Cool Cover: Mae Muller’s “Leave It Out (Acoustic)”

Artist: Mae Muller
Details: The cover of Mae Muller’s “Leave It Out (Acoustic)” is a collaboration between two Londoners, Muller and photographer Max Hetherington. Based on his site, it looks like he’s done a lot of fashion print work. It really does appear to be something I would see as I turn pages of fashion magazines.

Mae Muller – cover art for “Leave It Out,” “Leave It Out (Remixes),” & “Leave It Out (Acoustic)” – photo by Max Hetherington
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Photos: Chris Brown & O.T. Genasis @ KeyArena

Chris Brown & O.T. Genasis @ KeyArena, 5/11/17
Photos by Casey Brevig
Memory Lane Series, part 54


Chris Brown – photos by Casey Brevig


O.T. Genasis – photos by Casey Brevig

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Photos: Maren Morris & Cassadee Pope @ Showbox SoDo

Grammy-nominated country artist Maren Morris recently headlined at the Showbox SoDo.  The show was near the beginning of her 7-month long GIRL: The World Tour, in support of her second studio album, Girl, released last month. Cassadee Pope – 2012 The Voice winner – opened.

Cassadee Pope

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Video: Honeyblood’s “She’s A Nightmare”

Artist: Honeyblood
Video: “She’s A Nightmare”
Why You Want To Watch: Scottish artist Honeyblood (Stina Tweeddale) gets witchy in this video directed by Ashley Rommelrath. Pay close attention to the amazing contortionists (Françoise Odill and Casper Dillen) as well. You can see more of Rommelrath’s videos here.

Cover art for Honeyblood’s upcoming release, In Plain Sight.
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Show Review & Photos: Cat Power @ the Showbox

Cat Power w/Arsun@ the Showbox, 11/17/18
Show Review & Photos by Lisa Hagen Glynn

Cat Power sold out an all-ages show at Seattle’s Showbox on November 17, 2018. The set included seven songs from the October 2018 release, Wanderer, a few older tunes, and covers by Nico, Lana Del Rey, Dead Man’s Bones, Dirty Three, and The Boys Next Door.

Chan Marshall emerged from backstage clad in black velvet and carrying a lit stick of incense. She made her way through dim purple backlighting and fog toward two microphones at center stage. Her backing trio had already begun the introduction to “He Turns Down,” but Marshall first acknowledged the cheering audience before starting to sing, appearing grateful but embarrassed by the attention, as if she had just entered a surprise party. She then accepted a bouquet from a front-row fan and held it to her chest through several songs.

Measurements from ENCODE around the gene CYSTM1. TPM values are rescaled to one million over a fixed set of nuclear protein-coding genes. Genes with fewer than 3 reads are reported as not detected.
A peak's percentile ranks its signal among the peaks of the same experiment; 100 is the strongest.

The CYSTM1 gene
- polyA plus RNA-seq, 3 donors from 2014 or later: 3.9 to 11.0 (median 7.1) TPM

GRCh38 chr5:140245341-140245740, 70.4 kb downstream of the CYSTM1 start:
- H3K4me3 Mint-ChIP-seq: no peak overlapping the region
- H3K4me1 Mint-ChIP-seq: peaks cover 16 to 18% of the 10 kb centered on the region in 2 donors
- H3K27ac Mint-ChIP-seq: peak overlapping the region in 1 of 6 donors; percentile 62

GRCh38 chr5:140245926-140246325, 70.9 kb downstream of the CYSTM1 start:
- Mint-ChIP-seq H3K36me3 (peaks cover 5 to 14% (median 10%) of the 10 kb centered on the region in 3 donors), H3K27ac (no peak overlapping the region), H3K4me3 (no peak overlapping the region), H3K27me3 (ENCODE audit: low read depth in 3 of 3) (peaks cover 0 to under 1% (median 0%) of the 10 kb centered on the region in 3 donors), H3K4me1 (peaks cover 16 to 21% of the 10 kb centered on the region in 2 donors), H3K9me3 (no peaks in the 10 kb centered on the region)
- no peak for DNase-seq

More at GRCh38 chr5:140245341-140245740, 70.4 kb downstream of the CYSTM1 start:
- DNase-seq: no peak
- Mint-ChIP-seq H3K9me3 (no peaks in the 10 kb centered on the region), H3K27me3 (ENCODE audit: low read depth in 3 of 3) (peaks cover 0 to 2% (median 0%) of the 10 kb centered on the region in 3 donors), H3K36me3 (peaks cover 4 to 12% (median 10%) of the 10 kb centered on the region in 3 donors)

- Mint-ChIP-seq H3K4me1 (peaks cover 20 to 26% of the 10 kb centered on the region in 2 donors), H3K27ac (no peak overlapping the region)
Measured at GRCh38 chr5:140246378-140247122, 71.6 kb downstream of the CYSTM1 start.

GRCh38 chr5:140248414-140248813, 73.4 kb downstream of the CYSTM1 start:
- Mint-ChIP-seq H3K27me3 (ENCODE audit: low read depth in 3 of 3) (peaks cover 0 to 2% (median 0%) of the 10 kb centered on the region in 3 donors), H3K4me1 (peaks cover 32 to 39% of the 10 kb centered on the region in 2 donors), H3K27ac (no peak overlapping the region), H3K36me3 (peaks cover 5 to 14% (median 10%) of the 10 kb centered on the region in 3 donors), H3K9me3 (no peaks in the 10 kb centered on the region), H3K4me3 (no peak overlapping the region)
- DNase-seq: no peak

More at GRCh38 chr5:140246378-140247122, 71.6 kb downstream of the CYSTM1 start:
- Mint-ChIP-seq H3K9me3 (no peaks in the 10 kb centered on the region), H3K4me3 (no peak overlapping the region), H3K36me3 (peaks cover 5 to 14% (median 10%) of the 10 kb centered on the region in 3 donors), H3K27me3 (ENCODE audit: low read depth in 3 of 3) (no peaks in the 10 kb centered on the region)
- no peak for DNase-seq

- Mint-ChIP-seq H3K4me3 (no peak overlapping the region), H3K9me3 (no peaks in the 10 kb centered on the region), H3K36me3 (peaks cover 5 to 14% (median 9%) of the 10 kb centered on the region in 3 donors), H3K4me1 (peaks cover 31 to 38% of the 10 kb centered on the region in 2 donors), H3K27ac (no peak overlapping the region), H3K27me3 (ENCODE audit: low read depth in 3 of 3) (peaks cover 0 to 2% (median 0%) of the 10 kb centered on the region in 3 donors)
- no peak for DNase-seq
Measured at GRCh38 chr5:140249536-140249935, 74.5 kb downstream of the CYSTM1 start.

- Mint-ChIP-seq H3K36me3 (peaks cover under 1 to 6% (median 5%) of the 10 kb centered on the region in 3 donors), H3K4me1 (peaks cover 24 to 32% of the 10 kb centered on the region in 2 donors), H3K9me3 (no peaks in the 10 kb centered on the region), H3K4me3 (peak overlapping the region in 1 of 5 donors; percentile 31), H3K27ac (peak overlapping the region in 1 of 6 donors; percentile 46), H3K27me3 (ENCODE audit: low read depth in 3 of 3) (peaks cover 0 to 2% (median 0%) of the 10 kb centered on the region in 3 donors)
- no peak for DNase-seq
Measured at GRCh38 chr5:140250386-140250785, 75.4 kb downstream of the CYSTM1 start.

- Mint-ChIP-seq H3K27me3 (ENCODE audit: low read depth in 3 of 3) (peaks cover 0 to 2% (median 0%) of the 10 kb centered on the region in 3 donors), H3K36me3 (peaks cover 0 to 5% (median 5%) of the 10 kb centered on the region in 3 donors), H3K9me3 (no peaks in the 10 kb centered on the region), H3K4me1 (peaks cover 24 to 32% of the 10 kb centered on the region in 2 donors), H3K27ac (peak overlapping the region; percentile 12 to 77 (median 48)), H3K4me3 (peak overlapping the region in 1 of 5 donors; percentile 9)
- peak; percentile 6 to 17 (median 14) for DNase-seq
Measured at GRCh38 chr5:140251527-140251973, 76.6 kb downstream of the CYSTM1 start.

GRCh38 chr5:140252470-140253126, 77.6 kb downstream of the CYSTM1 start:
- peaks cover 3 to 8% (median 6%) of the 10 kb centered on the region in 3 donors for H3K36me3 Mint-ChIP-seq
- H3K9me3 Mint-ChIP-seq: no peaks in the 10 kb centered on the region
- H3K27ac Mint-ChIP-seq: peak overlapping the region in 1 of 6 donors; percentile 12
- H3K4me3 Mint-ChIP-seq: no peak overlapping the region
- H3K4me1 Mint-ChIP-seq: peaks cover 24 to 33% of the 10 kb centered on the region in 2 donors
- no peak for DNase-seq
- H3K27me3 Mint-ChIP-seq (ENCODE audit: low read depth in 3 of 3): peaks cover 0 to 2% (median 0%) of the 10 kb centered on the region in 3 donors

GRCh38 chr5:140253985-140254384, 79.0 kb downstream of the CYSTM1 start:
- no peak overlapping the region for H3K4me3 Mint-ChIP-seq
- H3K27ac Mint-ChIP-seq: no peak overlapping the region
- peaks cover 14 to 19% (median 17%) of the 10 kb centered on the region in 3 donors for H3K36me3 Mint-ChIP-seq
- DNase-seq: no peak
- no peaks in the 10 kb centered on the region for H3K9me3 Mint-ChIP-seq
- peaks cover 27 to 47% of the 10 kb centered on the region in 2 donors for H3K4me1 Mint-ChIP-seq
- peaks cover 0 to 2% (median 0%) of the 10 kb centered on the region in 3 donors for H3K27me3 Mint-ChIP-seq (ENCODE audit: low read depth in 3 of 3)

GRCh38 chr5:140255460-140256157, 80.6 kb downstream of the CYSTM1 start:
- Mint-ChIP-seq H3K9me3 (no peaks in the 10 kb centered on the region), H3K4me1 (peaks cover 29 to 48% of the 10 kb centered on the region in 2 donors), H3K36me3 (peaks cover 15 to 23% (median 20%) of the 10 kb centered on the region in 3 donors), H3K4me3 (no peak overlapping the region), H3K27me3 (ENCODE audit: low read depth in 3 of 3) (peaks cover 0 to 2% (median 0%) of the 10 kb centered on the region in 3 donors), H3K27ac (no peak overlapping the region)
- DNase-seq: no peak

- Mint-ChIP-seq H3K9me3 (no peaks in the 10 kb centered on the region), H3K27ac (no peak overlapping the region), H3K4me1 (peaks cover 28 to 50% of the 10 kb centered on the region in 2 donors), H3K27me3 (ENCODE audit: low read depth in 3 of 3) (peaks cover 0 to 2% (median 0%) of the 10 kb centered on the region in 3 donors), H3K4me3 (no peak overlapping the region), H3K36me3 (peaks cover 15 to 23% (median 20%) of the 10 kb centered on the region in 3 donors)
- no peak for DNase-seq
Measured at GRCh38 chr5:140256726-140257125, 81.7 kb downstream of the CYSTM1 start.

The arrangements were characteristically spare with distinct instrumental voices—heavy mallets on open drums, simple comping on piano, and soft arpeggios on guitar and bass. Marshall’s voice was rich and mournful, and the delay on her second mic heightened the feeling of distance. Tunes like “In Your Face” hearkened back to her earlier work, but overall her recent songs were slightly less devastating. Over a quarter-century into her career, she continues to deliver transcendent vocals and wield quiet emotional power.

Showbox Marquee – photo by Lisa Hagen Glynn

Marshall is known for her unusual yet endearing stage presence. At this show, her melancholy lyrics and tone were incongruent with a sometimes-beaming smile. She danced mostly with her hands, but occasionally accentuated a lyric by kicking up her boots. After each tune she clapped with the audience, and then shuffled through a book of charts on her music stand. A cup of tea was delivered to her onstage.

Her quirky style did not deter the audience, who absolutely adored Marshall and her shy demeanor. When she hesitated at the mic or clung to the shadows, they shouted encouragements and praise. In a quiet moment, a fan yelled, “I love you, Chan!” and Marshall mouthed quietly, “I love you more.”

Cat Power closed the set with “The Moon,” performed as a duet with her male guitarist. Marshall left the audience with a personal message: “I wouldn’t be alive if people didn’t accept me on my path. Please take care of yourselves.”

New York singer–songwriter trio Arsun opened the evening. Nineteen-year-old bandleader Arsun Sorrenti entered the stage with two other teenage men in denim and sneakers, and remarked that they had never played an audience this large before. Sorrenti’s singing voice was surprisingly deep and complex for his age. Arsun played a four-song set of mostly acoustic tunes, which included “Choking on the Midday Sun” and their single “White Light.” They closed with the Velvet Underground cover “New Age,” and Sorrenti admitted afterward, “I’m glad we pulled that off. It’s a hard one for us.” Sorrenti thanked Marshall for the tour spot, and for her support since he first sent her a demo at age 15.


Cat Power Set List – photo by Lisa Hagen Glynn
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